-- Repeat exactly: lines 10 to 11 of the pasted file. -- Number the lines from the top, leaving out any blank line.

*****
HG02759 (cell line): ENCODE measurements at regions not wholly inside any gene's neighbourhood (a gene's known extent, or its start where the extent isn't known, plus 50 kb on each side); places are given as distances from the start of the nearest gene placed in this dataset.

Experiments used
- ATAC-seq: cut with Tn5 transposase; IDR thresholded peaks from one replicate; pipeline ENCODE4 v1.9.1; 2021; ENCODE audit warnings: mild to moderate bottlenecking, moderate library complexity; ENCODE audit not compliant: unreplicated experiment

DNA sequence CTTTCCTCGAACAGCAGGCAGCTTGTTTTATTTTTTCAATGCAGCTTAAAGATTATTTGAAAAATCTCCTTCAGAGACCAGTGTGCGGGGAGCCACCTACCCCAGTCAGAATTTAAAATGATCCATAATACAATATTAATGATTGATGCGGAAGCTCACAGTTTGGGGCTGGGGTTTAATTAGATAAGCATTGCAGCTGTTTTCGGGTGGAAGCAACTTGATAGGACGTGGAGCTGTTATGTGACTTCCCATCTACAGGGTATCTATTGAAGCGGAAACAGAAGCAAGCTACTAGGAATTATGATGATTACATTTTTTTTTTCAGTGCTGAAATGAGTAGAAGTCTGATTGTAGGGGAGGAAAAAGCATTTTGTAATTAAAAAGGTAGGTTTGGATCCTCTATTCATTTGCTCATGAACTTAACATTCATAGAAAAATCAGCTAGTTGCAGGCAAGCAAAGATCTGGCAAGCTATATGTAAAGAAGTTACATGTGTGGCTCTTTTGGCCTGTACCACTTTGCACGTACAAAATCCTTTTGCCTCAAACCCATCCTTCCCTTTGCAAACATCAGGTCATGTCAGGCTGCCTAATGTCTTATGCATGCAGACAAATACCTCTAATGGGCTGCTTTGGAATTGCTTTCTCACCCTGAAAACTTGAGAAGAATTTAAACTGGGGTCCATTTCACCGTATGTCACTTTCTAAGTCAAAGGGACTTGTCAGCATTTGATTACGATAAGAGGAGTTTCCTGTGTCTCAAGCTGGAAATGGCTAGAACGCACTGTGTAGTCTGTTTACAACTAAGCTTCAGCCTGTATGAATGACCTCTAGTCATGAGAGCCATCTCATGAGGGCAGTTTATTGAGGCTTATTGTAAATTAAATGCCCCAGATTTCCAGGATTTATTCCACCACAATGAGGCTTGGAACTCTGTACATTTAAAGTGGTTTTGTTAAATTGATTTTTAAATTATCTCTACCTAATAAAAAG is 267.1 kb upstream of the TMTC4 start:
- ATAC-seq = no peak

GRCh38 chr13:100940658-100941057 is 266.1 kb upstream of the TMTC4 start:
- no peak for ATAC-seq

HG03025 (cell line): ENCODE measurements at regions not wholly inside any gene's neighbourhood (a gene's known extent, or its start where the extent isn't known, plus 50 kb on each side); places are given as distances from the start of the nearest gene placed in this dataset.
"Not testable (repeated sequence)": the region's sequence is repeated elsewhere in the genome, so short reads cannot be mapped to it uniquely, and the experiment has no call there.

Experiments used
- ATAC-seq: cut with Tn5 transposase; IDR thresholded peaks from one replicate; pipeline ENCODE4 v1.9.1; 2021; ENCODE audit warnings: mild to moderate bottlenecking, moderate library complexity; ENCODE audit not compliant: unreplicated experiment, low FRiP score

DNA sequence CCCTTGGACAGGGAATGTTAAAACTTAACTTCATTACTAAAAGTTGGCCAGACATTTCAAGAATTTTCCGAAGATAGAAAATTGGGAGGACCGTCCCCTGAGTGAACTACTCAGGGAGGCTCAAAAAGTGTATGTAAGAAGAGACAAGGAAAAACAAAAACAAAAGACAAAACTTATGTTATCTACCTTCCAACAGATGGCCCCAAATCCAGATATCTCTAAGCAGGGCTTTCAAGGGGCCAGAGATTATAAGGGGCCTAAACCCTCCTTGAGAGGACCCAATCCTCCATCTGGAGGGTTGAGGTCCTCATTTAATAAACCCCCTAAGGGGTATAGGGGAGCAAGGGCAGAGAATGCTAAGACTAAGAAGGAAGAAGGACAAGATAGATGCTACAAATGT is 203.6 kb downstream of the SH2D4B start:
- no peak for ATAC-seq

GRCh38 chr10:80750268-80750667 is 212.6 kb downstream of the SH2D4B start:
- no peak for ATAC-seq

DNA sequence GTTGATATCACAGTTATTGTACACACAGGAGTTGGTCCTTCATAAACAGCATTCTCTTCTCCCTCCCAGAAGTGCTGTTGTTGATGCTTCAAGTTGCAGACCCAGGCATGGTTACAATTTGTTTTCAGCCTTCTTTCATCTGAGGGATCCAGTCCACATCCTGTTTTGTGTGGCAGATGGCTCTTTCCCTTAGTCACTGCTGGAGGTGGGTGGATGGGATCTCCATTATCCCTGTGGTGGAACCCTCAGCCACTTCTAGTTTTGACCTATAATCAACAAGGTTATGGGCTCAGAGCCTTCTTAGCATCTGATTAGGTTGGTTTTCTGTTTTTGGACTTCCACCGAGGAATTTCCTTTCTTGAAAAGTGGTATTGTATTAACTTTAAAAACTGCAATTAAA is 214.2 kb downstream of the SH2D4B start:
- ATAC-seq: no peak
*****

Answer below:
Experiments used
- ATAC-seq: cut with Tn5 transposase; IDR thresholded peaks from one replicate; pipeline ENCODE4 v1.9.1; 2021; ENCODE audit warnings: mild to moderate bottlenecking, moderate library complexity; ENCODE audit not compliant: unreplicated experiment, low FRiP score